July 17, 2002
Arts and Entertainment
RECENTLY I STOPPED at a friend's house for a glass of wine, and we fell to talking, somehow or other, about mayonnaise. Perhaps I mentioned how well it goes with roasted or grilled asparagus, or with oven-fried potatoes. She has long been a champion of a certain brand of commercial mayonnaise and, from her refrigerator, produced a jar so that I might taste it.
It wasn't bad nice weight and consistency though it did have a faint sharpness I've always associated with Miracle Whip. Since her blender was sitting on the counter, I offered to whip up a batch of homemade so that we might make a direct comparison. I explained what I needed: an egg, a few tablespoons of extra-virgin olive oil and enough canola oil to make a cup, a dab of mustard, a squeeze of lemon, a pinch of salt, and a few grindings of pepper. All in stock. A moment later I was whirring everything but the oil in the blender, then adding the oil through the feed cap in a steady stream.
And just as the sun rises each morning in the east, the mixture was soon thickening and turning a rich, opaque white mayonnaise! There was a general, if muted, amazement in the room at the swift straightforwardness of the procedure. We tasted. The homemade was slightly less salty and with a pronounced flavor of extra-virgin olive oil. Of course I prefer this, but it could be an acquired taste. You can adjust it easily enough by using more, or less, or no extra-virgin olive oil in your one cup of oil.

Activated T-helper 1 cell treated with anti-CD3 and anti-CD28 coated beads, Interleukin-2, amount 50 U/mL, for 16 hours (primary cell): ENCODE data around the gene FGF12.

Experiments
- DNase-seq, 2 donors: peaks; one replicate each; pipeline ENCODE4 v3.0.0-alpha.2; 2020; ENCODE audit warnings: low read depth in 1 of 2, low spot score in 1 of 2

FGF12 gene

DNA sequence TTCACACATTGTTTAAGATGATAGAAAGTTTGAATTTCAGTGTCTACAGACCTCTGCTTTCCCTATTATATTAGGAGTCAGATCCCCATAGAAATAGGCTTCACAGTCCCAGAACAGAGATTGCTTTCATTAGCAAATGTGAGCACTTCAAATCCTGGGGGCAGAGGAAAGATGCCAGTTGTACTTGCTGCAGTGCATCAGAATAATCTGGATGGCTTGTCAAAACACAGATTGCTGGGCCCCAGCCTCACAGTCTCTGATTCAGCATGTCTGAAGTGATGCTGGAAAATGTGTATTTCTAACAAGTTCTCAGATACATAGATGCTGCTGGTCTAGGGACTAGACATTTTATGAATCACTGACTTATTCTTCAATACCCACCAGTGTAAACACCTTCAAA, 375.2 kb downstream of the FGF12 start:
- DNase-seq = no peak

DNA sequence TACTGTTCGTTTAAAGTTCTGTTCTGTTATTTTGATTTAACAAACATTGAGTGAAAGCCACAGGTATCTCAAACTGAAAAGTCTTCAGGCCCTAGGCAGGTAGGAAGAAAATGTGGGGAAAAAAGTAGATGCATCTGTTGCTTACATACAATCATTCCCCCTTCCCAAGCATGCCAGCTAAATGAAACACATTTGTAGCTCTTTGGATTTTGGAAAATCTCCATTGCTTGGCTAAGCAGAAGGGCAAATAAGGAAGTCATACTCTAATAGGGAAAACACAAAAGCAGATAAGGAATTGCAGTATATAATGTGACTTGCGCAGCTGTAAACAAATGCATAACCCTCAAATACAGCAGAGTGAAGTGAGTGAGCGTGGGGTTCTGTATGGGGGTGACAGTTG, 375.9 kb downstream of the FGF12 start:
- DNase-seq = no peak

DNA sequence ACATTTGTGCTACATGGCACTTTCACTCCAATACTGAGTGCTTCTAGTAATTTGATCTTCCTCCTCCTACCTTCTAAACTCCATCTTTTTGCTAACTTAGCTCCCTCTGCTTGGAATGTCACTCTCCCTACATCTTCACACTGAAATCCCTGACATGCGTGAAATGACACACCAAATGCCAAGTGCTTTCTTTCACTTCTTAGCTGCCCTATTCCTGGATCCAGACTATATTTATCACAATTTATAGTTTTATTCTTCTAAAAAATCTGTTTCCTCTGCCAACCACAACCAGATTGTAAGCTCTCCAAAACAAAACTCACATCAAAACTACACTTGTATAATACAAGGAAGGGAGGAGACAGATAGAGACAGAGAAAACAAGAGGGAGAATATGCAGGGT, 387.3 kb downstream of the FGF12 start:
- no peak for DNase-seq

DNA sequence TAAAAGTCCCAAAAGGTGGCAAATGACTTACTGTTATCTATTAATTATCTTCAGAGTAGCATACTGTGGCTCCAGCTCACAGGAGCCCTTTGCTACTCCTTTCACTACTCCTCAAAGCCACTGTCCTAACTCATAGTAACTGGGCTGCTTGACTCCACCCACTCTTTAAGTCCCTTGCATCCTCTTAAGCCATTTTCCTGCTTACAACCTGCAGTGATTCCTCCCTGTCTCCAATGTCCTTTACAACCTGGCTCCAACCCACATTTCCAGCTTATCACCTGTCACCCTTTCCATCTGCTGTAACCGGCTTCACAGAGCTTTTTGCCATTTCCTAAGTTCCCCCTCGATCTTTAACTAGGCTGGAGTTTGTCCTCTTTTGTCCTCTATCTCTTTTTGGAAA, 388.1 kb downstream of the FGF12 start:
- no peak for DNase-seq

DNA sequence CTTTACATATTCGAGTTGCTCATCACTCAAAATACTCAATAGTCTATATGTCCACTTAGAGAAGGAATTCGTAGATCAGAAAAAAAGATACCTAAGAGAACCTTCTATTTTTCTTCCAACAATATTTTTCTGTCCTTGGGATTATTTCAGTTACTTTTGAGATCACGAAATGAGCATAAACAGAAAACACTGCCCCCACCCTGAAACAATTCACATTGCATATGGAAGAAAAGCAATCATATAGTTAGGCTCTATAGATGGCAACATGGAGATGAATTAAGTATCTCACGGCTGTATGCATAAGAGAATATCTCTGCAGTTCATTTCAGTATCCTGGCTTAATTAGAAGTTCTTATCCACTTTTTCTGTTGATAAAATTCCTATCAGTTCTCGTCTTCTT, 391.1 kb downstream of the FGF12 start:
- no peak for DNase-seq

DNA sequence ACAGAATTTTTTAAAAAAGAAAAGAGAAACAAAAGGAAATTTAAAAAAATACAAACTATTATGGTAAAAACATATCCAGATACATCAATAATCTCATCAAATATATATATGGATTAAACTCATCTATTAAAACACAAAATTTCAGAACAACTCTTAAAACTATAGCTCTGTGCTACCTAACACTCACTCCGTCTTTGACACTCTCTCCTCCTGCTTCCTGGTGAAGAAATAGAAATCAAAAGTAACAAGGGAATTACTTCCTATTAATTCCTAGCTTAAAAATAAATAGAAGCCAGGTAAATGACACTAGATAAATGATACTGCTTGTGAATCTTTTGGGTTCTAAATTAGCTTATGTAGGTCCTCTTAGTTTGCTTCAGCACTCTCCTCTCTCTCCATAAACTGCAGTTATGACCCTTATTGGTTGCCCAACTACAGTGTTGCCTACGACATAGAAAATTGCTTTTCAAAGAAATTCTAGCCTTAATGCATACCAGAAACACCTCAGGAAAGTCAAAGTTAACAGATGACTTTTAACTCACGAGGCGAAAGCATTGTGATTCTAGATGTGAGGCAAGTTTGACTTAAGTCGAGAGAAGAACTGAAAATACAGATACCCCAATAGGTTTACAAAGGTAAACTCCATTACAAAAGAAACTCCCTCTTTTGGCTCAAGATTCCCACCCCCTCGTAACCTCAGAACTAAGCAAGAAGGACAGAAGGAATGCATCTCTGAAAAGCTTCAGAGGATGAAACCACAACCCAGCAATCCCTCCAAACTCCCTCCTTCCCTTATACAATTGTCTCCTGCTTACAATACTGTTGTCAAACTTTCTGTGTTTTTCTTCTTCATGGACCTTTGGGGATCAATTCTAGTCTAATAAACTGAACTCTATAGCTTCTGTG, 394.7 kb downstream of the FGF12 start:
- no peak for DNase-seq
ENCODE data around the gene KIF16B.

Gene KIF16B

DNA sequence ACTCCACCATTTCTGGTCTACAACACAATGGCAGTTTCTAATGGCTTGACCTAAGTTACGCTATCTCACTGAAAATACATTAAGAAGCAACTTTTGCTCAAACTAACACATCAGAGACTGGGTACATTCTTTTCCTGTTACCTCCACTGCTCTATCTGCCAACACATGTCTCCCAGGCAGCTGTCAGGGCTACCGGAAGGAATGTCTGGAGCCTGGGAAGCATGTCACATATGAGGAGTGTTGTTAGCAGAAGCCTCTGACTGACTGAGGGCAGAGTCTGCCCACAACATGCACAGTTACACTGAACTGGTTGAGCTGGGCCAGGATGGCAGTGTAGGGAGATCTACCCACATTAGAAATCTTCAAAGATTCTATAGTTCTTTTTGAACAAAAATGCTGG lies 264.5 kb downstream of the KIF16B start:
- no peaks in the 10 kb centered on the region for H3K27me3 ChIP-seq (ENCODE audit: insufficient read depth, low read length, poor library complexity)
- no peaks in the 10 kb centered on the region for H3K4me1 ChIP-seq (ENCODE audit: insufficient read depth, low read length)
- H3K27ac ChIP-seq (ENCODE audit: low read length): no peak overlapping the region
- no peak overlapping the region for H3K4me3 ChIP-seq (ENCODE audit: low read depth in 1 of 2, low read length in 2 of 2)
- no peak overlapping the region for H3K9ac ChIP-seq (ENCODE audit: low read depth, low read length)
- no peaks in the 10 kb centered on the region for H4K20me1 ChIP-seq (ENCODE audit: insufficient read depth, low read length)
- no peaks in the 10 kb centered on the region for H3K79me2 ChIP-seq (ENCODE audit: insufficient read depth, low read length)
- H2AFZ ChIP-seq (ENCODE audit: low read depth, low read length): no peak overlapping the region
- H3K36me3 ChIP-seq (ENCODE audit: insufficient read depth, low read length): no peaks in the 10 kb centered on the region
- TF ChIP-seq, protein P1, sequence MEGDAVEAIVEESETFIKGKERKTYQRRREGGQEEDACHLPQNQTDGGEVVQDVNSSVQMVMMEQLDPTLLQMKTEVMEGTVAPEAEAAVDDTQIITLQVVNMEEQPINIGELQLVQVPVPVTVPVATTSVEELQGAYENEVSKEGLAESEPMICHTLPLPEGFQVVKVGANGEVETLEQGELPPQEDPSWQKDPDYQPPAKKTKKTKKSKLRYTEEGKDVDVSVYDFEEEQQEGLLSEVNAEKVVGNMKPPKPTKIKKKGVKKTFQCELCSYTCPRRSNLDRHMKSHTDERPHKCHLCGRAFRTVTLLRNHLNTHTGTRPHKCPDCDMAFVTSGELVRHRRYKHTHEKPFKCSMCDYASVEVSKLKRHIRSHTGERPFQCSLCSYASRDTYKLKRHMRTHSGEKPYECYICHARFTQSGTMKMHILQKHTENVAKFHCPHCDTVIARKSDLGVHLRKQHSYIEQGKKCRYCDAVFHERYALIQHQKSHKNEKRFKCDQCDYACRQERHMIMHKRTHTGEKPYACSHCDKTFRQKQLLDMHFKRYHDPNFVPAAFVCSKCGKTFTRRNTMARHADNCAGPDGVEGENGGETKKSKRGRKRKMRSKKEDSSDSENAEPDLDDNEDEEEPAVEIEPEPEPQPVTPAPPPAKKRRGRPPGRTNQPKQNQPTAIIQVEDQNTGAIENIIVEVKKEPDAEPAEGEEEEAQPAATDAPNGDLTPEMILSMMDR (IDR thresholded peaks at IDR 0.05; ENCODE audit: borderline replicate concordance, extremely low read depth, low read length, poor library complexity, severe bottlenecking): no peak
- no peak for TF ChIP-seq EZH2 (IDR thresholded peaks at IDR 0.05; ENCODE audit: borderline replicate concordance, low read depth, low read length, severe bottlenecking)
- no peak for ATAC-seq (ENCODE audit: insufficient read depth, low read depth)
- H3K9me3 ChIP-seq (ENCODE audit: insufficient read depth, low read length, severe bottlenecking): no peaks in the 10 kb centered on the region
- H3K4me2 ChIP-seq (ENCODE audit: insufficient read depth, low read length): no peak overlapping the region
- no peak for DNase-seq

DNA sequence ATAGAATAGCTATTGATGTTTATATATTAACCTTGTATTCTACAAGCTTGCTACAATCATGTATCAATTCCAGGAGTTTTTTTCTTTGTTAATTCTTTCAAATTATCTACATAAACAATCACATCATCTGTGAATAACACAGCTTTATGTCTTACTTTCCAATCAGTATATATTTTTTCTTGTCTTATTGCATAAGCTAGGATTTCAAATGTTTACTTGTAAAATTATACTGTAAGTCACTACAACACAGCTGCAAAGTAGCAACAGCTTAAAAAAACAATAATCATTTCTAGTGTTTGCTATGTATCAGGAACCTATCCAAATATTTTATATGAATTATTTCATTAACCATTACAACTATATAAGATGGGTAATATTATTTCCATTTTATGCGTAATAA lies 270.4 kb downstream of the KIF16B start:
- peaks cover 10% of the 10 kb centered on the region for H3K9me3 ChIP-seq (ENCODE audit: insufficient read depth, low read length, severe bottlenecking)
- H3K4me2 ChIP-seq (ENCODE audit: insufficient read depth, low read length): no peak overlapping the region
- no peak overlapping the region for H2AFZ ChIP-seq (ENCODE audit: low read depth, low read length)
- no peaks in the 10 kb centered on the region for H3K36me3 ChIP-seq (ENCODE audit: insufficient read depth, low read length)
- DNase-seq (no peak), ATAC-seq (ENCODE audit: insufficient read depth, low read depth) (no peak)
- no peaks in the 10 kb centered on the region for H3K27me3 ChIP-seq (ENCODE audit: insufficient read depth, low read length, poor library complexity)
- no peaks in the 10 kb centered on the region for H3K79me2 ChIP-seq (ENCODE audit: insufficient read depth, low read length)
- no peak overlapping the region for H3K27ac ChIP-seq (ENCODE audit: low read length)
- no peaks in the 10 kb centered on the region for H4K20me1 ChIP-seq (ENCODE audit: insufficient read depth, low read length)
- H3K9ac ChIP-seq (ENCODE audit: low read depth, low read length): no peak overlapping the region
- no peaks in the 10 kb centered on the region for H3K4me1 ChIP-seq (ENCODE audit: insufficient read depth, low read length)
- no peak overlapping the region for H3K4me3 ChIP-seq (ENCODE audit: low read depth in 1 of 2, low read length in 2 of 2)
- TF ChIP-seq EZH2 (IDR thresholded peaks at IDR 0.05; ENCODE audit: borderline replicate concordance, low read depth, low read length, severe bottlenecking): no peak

You can also adjust it by adding a smashed clove of garlic to the blender, with the egg and other non-oil ingredients, and whirring it all together before dribbling in the oil. You then have aioli. Add some ground chipotle chile with the garlic and you have chipotle aioli; add some roasted red bell pepper and you have rouille just the thing for dressing up some fish soup or simply spreading on toasted bread.
It is so easy to make your own mayo, in any of a number of tasty permutations, that I'm amazed there's still a market for the commercial stuff. The one reservation people might have about the homemade is the possibility of catching salmonella or some related malady from using raw eggs. I've never had a problem in this respect. But, to be on the safe side and for ethical reasons, I buy only cage-free organic eggs. It's a small indulgence: one egg makes about a cup of mayo, and that goes a long way.
Paul Reidinger email@example.com